A social media post refers to a lab study and suggests that “allow yourself to get more sun on your skin each week… to build up a natural ‘sunscreen’ rather than using sunless tanning option.”
We fact-checked and found this claim to be mostly false.
A social media post shares a snap of a study, which reads, “Dihydroxyacetone, the active browning ingredient in sunless tanning lotions, induces DNA damage, cell-cycle block, and apoptosis in cultured HaCaT keratinocytes.
Anita B Petersen et al. Mutat Res. 2004.”
The caption of the post reads, “Did you know that spray tans and sunless tanning lotions/serums change your DNA?! It’s true! A study conducted in 2004 found that the main ingredient, dihydroxyacetone changes your DNA when applied.
Summer is quickly approaching. We highly suggest strategically allowing yourself to get more sun on your skin each week leading up to summer to avoid burning and as a way to build up a natural ‘sunscreen’ rather than using sunless tanning option. How does this information make you feel? Will you continue to use sunless tanning/spray tans?”
How does sunless tanning work?
According to the FDA, with the help of a chemical, dihydroxyacetone (DHA), sunless tanning gives a faux glow by coating your skin with it. Dihydroxyacetone interacts with the dead surface cells in the epidermis (outermost layer of your skin) to darken skin color and produce a tan.
Is sunless tanning safe?
No. Harvard Health states that “sunless tanning makes your skin look tanned without exposing it to the sun’s harmful ultraviolet (UV) radiation. When you sunbathe, UV rays cause the skin to increase its production of the protective pigment melanin, which manifests itself as a tan. A tan is actually a sign of skin cell damage, increasing the risk for skin cancer and accelerating skin aging.”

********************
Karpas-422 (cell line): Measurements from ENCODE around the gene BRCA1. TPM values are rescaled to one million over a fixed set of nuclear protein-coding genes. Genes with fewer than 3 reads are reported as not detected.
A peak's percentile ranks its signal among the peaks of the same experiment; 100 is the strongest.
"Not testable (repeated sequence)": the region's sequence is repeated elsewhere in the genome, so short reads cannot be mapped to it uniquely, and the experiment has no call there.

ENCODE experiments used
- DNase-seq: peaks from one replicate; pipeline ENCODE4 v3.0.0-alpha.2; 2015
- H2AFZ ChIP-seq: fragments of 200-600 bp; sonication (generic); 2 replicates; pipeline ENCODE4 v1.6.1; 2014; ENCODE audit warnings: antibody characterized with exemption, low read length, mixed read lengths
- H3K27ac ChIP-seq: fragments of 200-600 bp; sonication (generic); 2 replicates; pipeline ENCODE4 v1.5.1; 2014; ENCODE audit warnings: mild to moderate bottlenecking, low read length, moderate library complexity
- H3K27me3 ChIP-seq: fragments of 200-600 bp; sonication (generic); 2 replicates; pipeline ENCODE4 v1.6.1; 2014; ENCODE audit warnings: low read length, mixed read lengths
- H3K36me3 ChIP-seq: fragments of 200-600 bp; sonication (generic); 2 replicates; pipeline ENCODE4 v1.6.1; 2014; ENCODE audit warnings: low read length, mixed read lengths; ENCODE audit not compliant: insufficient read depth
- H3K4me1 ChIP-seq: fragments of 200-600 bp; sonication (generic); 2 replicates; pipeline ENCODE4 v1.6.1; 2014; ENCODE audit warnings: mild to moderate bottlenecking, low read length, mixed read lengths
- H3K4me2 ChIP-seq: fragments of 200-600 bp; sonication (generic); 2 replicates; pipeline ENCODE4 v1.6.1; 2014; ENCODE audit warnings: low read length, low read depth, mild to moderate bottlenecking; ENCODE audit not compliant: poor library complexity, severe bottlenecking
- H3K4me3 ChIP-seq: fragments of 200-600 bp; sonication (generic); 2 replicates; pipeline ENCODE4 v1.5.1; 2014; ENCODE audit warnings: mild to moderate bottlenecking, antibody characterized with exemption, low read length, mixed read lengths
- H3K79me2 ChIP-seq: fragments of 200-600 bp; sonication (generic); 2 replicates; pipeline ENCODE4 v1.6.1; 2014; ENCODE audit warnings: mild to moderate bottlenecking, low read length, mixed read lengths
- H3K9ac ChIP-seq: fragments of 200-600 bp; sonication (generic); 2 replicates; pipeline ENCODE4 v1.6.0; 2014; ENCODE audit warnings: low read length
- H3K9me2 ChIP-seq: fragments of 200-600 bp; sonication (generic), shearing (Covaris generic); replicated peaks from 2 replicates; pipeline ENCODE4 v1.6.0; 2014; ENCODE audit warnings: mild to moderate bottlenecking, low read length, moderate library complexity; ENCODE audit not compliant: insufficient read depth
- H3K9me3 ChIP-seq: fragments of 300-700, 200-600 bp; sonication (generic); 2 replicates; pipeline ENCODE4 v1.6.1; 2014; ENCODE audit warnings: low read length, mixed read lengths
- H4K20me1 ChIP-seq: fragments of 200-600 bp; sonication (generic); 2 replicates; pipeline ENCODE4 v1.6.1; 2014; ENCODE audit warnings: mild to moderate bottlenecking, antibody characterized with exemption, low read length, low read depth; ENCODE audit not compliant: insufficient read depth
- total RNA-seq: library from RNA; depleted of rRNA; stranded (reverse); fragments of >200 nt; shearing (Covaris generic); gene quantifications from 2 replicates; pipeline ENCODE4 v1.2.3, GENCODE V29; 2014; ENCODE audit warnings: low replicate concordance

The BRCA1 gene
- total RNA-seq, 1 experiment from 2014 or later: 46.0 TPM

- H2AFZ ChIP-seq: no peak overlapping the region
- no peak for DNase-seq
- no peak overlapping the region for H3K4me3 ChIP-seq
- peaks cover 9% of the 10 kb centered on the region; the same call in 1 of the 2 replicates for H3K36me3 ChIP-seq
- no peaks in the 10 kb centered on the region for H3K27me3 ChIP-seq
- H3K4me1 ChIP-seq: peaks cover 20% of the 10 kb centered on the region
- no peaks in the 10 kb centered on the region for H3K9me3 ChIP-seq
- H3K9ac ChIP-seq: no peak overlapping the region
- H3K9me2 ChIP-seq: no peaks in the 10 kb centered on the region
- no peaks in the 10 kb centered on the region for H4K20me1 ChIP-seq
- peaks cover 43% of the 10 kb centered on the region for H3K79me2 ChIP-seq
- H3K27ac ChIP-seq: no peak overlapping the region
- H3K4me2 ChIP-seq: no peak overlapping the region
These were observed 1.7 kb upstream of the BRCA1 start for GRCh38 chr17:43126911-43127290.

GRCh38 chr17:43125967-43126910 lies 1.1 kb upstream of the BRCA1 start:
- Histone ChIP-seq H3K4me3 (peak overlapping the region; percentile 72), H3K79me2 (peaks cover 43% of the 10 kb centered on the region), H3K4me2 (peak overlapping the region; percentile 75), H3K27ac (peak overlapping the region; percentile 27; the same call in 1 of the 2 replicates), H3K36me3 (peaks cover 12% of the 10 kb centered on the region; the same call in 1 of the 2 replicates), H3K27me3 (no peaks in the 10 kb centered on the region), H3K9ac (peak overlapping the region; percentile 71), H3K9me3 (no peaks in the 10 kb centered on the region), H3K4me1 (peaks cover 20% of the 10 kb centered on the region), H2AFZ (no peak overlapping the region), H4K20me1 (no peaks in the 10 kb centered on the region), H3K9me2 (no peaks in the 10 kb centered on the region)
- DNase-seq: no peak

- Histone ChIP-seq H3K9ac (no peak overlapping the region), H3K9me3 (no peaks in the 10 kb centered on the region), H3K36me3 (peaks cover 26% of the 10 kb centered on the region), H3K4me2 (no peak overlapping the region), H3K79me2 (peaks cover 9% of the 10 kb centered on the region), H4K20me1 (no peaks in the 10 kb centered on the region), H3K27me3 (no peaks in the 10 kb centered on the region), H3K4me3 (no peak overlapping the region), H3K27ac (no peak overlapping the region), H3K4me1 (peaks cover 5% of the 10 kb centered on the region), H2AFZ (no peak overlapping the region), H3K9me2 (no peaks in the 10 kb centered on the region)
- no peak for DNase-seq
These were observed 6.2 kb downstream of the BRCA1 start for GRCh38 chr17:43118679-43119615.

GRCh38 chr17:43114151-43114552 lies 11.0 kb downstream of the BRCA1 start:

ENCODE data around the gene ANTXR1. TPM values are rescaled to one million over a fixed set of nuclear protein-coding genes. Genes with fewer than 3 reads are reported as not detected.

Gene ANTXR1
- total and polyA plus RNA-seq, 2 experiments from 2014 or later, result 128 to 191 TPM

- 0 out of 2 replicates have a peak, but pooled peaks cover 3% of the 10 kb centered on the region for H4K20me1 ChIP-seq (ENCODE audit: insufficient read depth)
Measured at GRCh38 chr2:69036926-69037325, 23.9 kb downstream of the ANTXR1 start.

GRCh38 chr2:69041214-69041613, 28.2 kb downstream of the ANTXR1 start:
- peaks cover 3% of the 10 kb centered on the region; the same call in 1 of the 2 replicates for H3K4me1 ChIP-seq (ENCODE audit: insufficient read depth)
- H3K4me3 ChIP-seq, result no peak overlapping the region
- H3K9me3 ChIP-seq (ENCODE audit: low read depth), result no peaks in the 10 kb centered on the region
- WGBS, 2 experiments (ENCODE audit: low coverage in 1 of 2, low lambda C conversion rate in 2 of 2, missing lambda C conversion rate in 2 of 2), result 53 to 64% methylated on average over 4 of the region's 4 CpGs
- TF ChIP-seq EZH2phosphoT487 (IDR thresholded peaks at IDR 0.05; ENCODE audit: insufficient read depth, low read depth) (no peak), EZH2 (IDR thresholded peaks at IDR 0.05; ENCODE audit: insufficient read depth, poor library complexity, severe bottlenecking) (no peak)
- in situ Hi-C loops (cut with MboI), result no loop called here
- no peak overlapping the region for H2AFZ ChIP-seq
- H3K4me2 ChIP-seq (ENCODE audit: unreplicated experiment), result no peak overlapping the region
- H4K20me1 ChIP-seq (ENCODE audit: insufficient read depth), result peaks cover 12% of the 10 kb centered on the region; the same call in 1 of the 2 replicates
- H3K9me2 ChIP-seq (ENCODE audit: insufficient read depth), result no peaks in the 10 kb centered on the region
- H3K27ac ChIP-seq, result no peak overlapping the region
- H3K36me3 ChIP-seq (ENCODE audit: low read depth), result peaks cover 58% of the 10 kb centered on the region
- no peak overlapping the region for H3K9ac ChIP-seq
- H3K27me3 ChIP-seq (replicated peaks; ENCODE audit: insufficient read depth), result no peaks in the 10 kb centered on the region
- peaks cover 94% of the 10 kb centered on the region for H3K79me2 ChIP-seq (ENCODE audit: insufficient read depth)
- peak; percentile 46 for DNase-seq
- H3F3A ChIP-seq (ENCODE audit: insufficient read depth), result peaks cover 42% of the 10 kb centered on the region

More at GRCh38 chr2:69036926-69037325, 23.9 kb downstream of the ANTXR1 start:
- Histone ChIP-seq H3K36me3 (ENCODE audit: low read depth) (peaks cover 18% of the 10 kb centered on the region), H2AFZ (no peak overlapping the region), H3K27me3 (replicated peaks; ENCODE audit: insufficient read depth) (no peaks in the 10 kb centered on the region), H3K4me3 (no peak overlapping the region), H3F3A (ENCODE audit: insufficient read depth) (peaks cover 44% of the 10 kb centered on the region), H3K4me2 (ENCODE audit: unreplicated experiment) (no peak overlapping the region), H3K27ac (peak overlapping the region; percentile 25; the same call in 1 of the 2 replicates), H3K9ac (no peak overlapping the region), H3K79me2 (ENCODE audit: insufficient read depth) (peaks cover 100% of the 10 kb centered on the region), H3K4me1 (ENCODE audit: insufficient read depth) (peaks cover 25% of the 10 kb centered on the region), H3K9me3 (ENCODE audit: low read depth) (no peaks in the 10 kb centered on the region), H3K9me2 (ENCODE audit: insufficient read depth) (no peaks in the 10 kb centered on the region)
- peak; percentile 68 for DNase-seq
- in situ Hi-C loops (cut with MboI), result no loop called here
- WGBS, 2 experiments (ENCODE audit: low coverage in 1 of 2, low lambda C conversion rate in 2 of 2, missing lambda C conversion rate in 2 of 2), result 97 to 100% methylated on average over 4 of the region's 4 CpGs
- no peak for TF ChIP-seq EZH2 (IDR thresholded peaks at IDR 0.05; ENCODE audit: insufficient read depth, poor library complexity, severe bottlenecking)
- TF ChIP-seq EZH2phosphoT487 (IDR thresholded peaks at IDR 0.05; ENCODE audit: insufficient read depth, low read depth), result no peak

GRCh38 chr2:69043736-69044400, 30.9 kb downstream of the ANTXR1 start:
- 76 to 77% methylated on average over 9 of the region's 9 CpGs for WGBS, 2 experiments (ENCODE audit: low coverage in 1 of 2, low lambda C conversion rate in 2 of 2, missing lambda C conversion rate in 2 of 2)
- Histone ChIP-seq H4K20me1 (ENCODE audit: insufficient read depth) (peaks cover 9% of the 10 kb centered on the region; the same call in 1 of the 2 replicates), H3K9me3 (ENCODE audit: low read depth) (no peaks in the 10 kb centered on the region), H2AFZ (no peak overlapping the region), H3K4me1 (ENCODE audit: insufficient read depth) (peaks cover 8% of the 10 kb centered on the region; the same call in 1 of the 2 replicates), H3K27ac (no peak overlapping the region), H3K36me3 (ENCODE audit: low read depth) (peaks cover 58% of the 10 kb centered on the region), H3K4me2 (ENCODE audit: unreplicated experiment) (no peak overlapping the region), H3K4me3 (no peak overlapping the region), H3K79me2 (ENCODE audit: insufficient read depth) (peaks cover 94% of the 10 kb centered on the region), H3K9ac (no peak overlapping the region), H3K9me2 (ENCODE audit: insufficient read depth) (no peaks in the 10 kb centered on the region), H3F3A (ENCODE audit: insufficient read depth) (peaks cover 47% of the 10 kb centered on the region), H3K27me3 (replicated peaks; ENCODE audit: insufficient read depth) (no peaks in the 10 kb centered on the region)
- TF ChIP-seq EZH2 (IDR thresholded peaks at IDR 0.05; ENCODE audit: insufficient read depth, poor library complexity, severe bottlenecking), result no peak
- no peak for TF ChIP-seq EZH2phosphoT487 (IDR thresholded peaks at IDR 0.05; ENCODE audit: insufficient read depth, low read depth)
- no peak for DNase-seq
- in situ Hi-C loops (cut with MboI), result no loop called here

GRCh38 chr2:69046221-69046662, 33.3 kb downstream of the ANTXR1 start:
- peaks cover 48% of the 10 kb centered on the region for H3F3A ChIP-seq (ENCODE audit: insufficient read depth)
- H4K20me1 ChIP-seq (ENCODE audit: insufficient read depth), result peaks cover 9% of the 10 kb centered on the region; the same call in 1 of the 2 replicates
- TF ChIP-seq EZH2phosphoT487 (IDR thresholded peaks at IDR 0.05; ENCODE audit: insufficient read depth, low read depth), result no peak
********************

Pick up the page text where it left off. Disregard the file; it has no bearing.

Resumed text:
Is sunless tanning more dangerous than sun exposure?
No. There is no safe tan. The American Cancer Society states that UV lights, either from the sun or from tanning devices, have been proven to be carcinogenic.
Cancer Research UK states, “Too much UV radiation from the sun or sunbeds can damage the DNA in our skin cells. DNA tells our cells how to function. If enough DNA damage builds up over time, it can cause cells to start growing out of control, leading to skin cancer.”
FDA states, “Some advocates argue that artificial tanning is less dangerous because the intensity of light and the time spent tanning are controlled. There is limited evidence to support these claims.”
Can Dihydroxyacetone alter your DNA?
Not yet proven. There is no scientific evidence that demonstrates that the application of DHA in sunless tanning products on human skin causes any DNA damage. The data currently present on dihydroxyacetone (DHA) which states that it causes DNA damage is on cell culture in the laboratory. The long-term clinical consequences of treatment of the skin with DHA are still unknown and need further studies.
The FDA allows DHA to be “externally applied” for skin coloring, but with certain restrictions. It should not be ingested, inhaled, or exposed to areas such as the lips, nose, and areas in and around the eye (from the top of the cheek to above the eyebrow) because the risks are unknown.
The FDA approved dihydroxyacetone (DHA) for external application to the human body in 1973. The Code of Federal Regulations for dihydroxyacetone reads “Dihydroxyacetone may be safely used in amounts consistent with good manufacturing practice in externally applied drugs intended solely or in part to impart a color to the human body. Authorization for this use shall not be construed as waiving any of the requirements of section 505 of the act with respect to the drug in which it is used.”
Dr. Jyothy Kannangath, Dermatologist states, “Occasional use of sun tanning products is safe, provided they are used with adequate protection of eyes, nose, and mouth. Animal studies show damage to DNA, especially when these products enter the lungs. There is also evidence of deeper penetration of the skin layers. Because of these reasons, regular use of sunless tanning products, especially DHA, is not recommended.”
Therefore, until there are scientific shreds of evidence that can prove that sunless tanning is more dangerous than sun-exposure and it can alter human DNA, the claim remains mostly false.
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